Let $H(u,v)$, $\, u:=u(x,y)$, and $\, v:=v(x,y)$ be real valued functions.

I am having trouble taking the second partial derivatives $H_{xx}$ and $H_{yy}$ of this function composition using the chain rule. The first partial derivatives are easy, for example, $$H_x(u,v)=H_u u_x+ H_v u_x,$$ and similarly for $H_y$.

How would we compute $H_{xx}$ and $H_{yy}$? I'm trying to prove that if $f(z)=u(x,y)+v(x,y)$ is complex analytic and $H$ harmonic, then $H(f(z))=H(u,v)$ is harmonic, so I'm checking the second partials of $H$.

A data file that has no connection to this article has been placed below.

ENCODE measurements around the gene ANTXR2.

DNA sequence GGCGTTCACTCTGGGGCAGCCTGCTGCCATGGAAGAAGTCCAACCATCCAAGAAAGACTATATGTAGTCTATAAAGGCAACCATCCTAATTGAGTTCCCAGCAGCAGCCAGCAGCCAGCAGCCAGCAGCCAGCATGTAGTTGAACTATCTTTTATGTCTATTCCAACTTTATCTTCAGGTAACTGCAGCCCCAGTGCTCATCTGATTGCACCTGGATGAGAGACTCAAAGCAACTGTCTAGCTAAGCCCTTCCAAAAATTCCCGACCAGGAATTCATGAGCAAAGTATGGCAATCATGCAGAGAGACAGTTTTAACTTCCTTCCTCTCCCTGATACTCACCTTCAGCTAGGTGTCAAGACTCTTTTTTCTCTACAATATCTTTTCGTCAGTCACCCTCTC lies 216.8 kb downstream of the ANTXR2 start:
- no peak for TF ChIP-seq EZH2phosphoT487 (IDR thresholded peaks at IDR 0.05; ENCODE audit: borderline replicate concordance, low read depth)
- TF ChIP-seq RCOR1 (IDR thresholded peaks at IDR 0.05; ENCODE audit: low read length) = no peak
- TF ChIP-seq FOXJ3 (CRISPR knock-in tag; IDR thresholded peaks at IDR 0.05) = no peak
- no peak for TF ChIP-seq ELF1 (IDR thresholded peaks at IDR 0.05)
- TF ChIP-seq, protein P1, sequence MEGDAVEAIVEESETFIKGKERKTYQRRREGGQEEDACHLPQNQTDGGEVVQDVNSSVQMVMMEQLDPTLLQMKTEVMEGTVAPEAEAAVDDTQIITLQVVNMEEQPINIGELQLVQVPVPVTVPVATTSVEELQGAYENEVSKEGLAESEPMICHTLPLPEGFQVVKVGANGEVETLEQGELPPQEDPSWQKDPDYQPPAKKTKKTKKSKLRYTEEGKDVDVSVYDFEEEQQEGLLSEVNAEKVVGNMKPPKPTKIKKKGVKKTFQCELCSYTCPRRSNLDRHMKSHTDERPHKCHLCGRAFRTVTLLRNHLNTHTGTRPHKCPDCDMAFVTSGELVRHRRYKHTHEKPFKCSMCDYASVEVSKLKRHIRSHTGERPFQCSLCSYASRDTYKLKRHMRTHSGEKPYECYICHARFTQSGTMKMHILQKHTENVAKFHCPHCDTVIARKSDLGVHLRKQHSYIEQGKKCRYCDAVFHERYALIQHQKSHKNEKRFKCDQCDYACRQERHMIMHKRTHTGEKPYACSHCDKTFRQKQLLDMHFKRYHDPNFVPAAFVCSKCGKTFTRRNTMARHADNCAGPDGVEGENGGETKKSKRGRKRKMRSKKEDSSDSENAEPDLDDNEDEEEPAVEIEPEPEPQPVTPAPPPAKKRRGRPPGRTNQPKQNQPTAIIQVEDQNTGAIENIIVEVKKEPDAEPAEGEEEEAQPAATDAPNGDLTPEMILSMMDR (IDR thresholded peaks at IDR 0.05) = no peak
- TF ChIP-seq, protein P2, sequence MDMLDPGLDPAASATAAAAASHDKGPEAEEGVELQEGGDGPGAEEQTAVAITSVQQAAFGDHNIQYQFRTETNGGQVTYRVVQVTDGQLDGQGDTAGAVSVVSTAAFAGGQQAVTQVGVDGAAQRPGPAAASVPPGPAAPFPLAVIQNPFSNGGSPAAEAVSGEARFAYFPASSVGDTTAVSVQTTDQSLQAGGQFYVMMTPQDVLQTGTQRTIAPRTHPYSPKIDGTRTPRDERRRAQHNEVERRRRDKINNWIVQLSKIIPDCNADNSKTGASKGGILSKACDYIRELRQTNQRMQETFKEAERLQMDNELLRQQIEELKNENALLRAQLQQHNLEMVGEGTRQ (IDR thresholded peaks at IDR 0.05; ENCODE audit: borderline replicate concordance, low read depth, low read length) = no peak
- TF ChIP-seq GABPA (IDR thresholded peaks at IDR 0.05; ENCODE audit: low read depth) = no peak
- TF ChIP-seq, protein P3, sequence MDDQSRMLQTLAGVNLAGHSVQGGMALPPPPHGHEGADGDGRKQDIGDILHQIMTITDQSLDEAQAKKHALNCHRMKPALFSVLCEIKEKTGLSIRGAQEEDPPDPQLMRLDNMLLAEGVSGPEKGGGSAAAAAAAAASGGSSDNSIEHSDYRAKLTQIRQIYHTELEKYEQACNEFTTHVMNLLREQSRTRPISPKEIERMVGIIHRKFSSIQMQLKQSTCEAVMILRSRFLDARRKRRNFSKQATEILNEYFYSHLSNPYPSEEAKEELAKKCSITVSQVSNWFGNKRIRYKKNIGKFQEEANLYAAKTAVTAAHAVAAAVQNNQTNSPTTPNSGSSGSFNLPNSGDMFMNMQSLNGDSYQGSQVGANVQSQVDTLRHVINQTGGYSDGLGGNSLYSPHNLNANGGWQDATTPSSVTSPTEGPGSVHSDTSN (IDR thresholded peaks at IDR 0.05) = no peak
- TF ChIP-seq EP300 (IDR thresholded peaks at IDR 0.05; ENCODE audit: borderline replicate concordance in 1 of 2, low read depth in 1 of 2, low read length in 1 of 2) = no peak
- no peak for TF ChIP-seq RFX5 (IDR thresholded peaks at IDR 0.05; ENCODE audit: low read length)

1 Answer 1



I think you forgot a $j$ (or $i$ if you are a mathematician) in the question. In any case the procedure is exactly the same. There are "cleaner" ways to do it, but essentially it comes from this (i'll use $\partial_x$ and $\partial_y$ because it is late :P): $$ \partial_xH := \left(\partial_xu \cdot \partial_u + \partial_xv \cdot \partial_u\right)H \\ \partial_{xx}H := \partial_x \partial_xH:= \left(\partial_xu \cdot \partial_u + \partial_xv \cdot \partial_u\right) \left(\partial_xu \cdot \partial_u + \partial_xv \cdot \partial_u\right)H$$ Which after some fiddling reduces to a nicer result


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